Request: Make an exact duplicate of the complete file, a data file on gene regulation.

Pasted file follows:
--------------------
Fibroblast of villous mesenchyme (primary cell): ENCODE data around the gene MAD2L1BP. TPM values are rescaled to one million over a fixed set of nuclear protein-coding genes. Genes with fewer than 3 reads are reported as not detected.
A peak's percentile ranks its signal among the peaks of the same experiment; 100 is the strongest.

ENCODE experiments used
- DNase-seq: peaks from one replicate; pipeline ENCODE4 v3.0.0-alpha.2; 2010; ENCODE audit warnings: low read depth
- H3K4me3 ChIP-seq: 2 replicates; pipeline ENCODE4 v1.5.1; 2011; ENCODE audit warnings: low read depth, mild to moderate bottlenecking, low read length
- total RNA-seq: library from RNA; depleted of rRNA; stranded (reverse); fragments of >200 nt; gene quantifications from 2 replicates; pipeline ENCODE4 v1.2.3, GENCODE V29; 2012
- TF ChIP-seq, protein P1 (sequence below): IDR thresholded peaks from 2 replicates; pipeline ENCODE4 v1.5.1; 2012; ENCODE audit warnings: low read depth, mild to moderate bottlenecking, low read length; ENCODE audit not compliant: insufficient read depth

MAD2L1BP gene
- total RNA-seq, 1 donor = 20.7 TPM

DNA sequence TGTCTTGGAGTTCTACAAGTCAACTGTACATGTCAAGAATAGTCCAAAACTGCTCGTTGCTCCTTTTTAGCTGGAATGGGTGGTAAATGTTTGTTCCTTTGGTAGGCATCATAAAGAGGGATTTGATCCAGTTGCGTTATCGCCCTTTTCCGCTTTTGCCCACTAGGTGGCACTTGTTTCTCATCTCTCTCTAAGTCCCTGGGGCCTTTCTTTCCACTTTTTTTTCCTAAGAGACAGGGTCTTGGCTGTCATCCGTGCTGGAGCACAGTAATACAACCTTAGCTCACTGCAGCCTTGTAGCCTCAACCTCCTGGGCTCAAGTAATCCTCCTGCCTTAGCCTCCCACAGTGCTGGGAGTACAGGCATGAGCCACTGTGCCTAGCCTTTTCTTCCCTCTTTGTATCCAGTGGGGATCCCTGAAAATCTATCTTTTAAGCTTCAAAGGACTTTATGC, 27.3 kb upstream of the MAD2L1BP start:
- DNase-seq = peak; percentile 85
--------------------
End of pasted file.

Fibroblast of villous mesenchyme (primary cell): ENCODE data around the gene MAD2L1BP. TPM values are rescaled to one million over a fixed set of nuclear protein-coding genes. Genes with fewer than 3 reads are reported as not detected.
A peak's percentile ranks its signal among the peaks of the same experiment; 100 is the strongest.

ENCODE experiments used
- DNase-seq: peaks from one replicate; pipeline ENCODE4 v3.0.0-alpha.2; 2010; ENCODE audit warnings: low read depth
- H3K4me3 ChIP-seq: 2 replicates; pipeline ENCODE4 v1.5.1; 2011; ENCODE audit warnings: low read depth, mild to moderate bottlenecking, low read length
- total RNA-seq: library from RNA; depleted of rRNA; stranded (reverse); fragments of >200 nt; gene quantifications from 2 replicates; pipeline ENCODE4 v1.2.3, GENCODE V29; 2012
- TF ChIP-seq, protein P1 (sequence below): IDR thresholded peaks from 2 replicates; pipeline ENCODE4 v1.5.1; 2012; ENCODE audit warnings: low read depth, mild to moderate bottlenecking, low read length; ENCODE audit not compliant: insufficient read depth

MAD2L1BP gene
- total RNA-seq, 1 donor = 20.7 TPM

DNA sequence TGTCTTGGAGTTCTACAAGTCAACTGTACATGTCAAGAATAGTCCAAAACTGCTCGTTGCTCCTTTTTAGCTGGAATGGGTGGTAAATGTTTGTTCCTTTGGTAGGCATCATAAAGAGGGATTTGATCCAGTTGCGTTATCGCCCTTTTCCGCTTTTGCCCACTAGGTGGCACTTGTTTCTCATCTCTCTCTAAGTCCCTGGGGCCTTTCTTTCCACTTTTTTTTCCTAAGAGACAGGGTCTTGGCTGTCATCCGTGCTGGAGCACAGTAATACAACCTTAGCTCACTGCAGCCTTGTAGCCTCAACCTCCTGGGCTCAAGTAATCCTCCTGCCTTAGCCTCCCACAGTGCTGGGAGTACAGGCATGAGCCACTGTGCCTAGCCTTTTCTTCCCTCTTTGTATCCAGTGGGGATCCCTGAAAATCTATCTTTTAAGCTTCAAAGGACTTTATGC, 27.3 kb upstream of the MAD2L1BP start:
- DNase-seq = peak; percentile 85